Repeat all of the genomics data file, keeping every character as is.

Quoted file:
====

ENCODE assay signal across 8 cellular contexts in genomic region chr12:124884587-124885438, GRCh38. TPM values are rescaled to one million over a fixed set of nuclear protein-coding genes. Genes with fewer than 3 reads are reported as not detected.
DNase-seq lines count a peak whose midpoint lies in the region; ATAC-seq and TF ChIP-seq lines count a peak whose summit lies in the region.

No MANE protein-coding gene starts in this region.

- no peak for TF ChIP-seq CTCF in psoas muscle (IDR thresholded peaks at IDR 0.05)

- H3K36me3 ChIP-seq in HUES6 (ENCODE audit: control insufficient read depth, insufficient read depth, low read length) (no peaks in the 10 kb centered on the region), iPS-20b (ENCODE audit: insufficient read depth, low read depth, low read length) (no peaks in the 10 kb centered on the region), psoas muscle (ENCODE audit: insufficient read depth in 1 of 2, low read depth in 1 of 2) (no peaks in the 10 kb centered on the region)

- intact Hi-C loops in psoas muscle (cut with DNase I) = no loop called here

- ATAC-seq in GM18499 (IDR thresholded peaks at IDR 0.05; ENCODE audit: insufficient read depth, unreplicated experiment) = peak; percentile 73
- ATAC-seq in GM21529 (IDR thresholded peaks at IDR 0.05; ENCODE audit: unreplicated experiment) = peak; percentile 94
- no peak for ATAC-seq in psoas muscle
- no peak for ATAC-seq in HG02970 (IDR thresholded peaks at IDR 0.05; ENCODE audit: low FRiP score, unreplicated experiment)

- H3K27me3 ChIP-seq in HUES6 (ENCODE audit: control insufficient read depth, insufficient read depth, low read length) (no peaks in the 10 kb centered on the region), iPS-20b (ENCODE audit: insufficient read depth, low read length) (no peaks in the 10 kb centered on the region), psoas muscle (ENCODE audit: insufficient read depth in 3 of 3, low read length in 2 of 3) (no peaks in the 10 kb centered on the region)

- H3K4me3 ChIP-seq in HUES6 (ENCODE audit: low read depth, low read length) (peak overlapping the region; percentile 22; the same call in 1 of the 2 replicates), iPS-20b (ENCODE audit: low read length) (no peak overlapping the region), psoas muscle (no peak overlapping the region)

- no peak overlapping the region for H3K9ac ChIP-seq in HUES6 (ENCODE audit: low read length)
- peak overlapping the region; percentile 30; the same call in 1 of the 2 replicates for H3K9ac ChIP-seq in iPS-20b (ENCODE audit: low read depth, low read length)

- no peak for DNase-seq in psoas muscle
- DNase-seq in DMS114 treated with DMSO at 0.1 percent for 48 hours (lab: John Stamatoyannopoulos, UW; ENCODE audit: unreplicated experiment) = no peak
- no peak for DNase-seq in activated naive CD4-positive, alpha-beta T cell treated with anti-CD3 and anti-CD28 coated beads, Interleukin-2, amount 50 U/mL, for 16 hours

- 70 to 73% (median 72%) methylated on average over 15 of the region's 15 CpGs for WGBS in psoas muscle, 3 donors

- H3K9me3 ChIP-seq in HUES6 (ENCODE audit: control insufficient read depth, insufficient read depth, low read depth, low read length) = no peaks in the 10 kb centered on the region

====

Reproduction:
ENCODE assay signal across 8 cellular contexts in genomic region chr12:124884587-124885438, GRCh38. TPM values are rescaled to one million over a fixed set of nuclear protein-coding genes. Genes with fewer than 3 reads are reported as not detected.
DNase-seq lines count a peak whose midpoint lies in the region; ATAC-seq and TF ChIP-seq lines count a peak whose summit lies in the region.

No MANE protein-coding gene starts in this region.

- no peak for TF ChIP-seq CTCF in psoas muscle (IDR thresholded peaks at IDR 0.05)

- H3K36me3 ChIP-seq in HUES6 (ENCODE audit: control insufficient read depth, insufficient read depth, low read length) (no peaks in the 10 kb centered on the region), iPS-20b (ENCODE audit: insufficient read depth, low read depth, low read length) (no peaks in the 10 kb centered on the region), psoas muscle (ENCODE audit: insufficient read depth in 1 of 2, low read depth in 1 of 2) (no peaks in the 10 kb centered on the region)

- intact Hi-C loops in psoas muscle (cut with DNase I) = no loop called here

- ATAC-seq in GM18499 (IDR thresholded peaks at IDR 0.05; ENCODE audit: insufficient read depth, unreplicated experiment) = peak; percentile 73
- ATAC-seq in GM21529 (IDR thresholded peaks at IDR 0.05; ENCODE audit: unreplicated experiment) = peak; percentile 94
- no peak for ATAC-seq in psoas muscle
- no peak for ATAC-seq in HG02970 (IDR thresholded peaks at IDR 0.05; ENCODE audit: low FRiP score, unreplicated experiment)

- H3K27me3 ChIP-seq in HUES6 (ENCODE audit: control insufficient read depth, insufficient read depth, low read length) (no peaks in the 10 kb centered on the region), iPS-20b (ENCODE audit: insufficient read depth, low read length) (no peaks in the 10 kb centered on the region), psoas muscle (ENCODE audit: insufficient read depth in 3 of 3, low read length in 2 of 3) (no peaks in the 10 kb centered on the region)

- H3K4me3 ChIP-seq in HUES6 (ENCODE audit: low read depth, low read length) (peak overlapping the region; percentile 22; the same call in 1 of the 2 replicates), iPS-20b (ENCODE audit: low read length) (no peak overlapping the region), psoas muscle (no peak overlapping the region)

- no peak overlapping the region for H3K9ac ChIP-seq in HUES6 (ENCODE audit: low read length)
- peak overlapping the region; percentile 30; the same call in 1 of the 2 replicates for H3K9ac ChIP-seq in iPS-20b (ENCODE audit: low read depth, low read length)

- no peak for DNase-seq in psoas muscle
- DNase-seq in DMS114 treated with DMSO at 0.1 percent for 48 hours (lab: John Stamatoyannopoulos, UW; ENCODE audit: unreplicated experiment) = no peak
- no peak for DNase-seq in activated naive CD4-positive, alpha-beta T cell treated with anti-CD3 and anti-CD28 coated beads, Interleukin-2, amount 50 U/mL, for 16 hours

- 70 to 73% (median 72%) methylated on average over 15 of the region's 15 CpGs for WGBS in psoas muscle, 3 donors

- H3K9me3 ChIP-seq in HUES6 (ENCODE audit: control insufficient read depth, insufficient read depth, low read depth, low read length) = no peaks in the 10 kb centered on the region